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Be energeticMake sure that you bring energy to the table. Radio hosts love it when you show enthusiasm on the air. If you're excited about your message, the listeners will be excited, too - and more inclined to want to learn more about your product, book, or service.
Avoid distractionsMake sure that there are no dogs barking or kids screaming and clutching onto your leg. Turn off your computer and the television and make sure that you switch off your cell phone. Shut yourself into a room where you can have total privacy with no distractions so you can stay focused.
Be honestAlways be open and honest with the host. Listeners relate better to people who are an open book. Don't be afraid to be who you really are and say what you really think. Remember that Howard Stern built an empire by being honest with his listeners.
Define your messageBefore going on the air, know the key points you want to communicate. Make sure you stay on message no matter how far off the host's questions take you. Always bring the answer back to your own key message.
Be mindful of your word inflectionsPractice saying your main points out loud before your interview. Remember that it is not only what you say, but how you say it. Inflections help keep the listener's interest.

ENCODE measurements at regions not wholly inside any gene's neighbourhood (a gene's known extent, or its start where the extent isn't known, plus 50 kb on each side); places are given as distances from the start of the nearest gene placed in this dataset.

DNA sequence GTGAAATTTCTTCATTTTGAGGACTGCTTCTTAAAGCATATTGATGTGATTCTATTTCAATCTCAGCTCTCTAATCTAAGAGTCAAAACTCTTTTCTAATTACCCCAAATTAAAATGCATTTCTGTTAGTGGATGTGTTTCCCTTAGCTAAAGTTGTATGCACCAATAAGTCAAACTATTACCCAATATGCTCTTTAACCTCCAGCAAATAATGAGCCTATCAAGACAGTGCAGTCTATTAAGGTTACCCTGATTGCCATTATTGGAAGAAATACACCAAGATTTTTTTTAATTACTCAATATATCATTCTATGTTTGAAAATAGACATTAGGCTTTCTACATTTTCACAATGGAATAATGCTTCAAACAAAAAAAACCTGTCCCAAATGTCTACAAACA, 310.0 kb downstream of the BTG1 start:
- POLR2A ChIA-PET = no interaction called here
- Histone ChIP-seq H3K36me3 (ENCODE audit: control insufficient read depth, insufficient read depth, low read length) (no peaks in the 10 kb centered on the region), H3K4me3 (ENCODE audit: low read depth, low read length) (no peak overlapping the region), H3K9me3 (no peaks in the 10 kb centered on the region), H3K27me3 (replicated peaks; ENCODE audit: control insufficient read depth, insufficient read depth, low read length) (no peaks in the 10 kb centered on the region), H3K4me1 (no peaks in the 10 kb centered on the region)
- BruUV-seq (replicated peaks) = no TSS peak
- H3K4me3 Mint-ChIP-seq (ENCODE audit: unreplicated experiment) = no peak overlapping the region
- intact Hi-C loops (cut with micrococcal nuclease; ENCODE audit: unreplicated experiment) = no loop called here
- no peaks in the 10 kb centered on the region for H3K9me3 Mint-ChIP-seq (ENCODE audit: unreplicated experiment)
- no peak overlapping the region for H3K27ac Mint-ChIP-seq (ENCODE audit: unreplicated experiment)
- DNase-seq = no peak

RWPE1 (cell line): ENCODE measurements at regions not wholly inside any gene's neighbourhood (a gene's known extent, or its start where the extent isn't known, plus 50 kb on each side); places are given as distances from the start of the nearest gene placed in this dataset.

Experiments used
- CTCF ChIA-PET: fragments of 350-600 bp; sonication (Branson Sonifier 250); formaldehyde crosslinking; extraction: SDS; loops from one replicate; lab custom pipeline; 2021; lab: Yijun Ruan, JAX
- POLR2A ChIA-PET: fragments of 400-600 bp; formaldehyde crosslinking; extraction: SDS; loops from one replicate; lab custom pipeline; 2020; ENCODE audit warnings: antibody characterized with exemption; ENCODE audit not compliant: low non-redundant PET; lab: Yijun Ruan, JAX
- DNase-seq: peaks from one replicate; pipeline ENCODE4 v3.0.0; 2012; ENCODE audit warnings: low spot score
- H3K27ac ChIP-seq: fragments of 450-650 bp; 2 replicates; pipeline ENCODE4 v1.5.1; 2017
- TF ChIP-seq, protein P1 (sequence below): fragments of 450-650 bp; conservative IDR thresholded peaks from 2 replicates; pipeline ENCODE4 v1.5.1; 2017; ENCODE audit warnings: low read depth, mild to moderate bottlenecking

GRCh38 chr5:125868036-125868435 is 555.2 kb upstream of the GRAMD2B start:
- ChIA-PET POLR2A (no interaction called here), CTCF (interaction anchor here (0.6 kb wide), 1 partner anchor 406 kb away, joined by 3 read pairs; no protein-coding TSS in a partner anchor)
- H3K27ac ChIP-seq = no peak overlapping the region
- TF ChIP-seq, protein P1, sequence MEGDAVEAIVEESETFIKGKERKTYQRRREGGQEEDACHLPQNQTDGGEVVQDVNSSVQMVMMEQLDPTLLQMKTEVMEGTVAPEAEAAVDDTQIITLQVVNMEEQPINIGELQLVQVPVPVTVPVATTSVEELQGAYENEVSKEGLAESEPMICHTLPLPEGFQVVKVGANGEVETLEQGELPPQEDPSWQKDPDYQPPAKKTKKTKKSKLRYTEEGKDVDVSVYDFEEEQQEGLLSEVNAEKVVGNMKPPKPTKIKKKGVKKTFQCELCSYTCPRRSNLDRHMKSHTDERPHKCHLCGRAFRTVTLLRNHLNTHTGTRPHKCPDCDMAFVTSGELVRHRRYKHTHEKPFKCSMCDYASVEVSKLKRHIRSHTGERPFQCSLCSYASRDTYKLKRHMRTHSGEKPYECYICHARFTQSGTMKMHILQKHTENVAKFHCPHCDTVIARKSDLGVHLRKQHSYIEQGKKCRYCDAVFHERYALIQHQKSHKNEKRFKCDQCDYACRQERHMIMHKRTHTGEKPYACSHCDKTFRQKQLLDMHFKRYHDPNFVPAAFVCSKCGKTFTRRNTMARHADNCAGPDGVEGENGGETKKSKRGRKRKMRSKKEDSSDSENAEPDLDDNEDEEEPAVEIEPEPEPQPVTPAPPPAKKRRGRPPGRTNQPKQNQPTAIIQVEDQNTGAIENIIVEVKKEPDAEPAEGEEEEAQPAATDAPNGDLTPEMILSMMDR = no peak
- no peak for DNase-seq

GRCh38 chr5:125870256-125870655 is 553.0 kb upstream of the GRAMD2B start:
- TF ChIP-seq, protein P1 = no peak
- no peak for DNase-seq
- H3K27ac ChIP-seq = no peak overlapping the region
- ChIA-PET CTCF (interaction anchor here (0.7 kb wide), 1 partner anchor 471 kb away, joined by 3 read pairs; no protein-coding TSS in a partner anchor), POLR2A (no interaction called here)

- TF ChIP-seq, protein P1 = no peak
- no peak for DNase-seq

Speak slowly and clearlyMake sure that you enunciate. You don't want your words to mush together. If you speak too quickly, the listeners won't be able to understand you. Make sure to enunciate so that people will stay interested.
Have notes with youKeep them handy, but try not to read from them. Know your material cold. Reading your notes or word-for-word answers sounds stiff and rehearsed and you'll lose your audience. You want to sound as natural as possible so that your message will be more likely to trigger a buying response.
Mistakes happenIf you stumble, stutter, or slip-up during an interview, forget about it and move on. Don't dwell on your mistakes. Don't get flustered. Stay on message and you'll be fine.
Layman's termsDon't get technical or use words that most listeners wouldn't know. Remember that you are trying to get a large audience to relate to you. Use layman's terms, if at all possible, and save the four-syllable words for your next game of Scrabble.
Facial expressionsSmile when you are on the air. If you are physically smiling while you are talking, the listeners will know it. If you are frowning, they will feel that also. Although the listeners won't be able to actually see you on the radio, they will be able to feel your interest and enthusiasm.
Remember - your intention for every interview is to enlighten the listening audience about your product or service and interest them in purchasing it.
For more tips on talk show speaking call Marsha or Steve Friedman of EMSI at 727-443-7115, ext. 208 or e-mail to email@example.com.
Publication date: 06/26/2006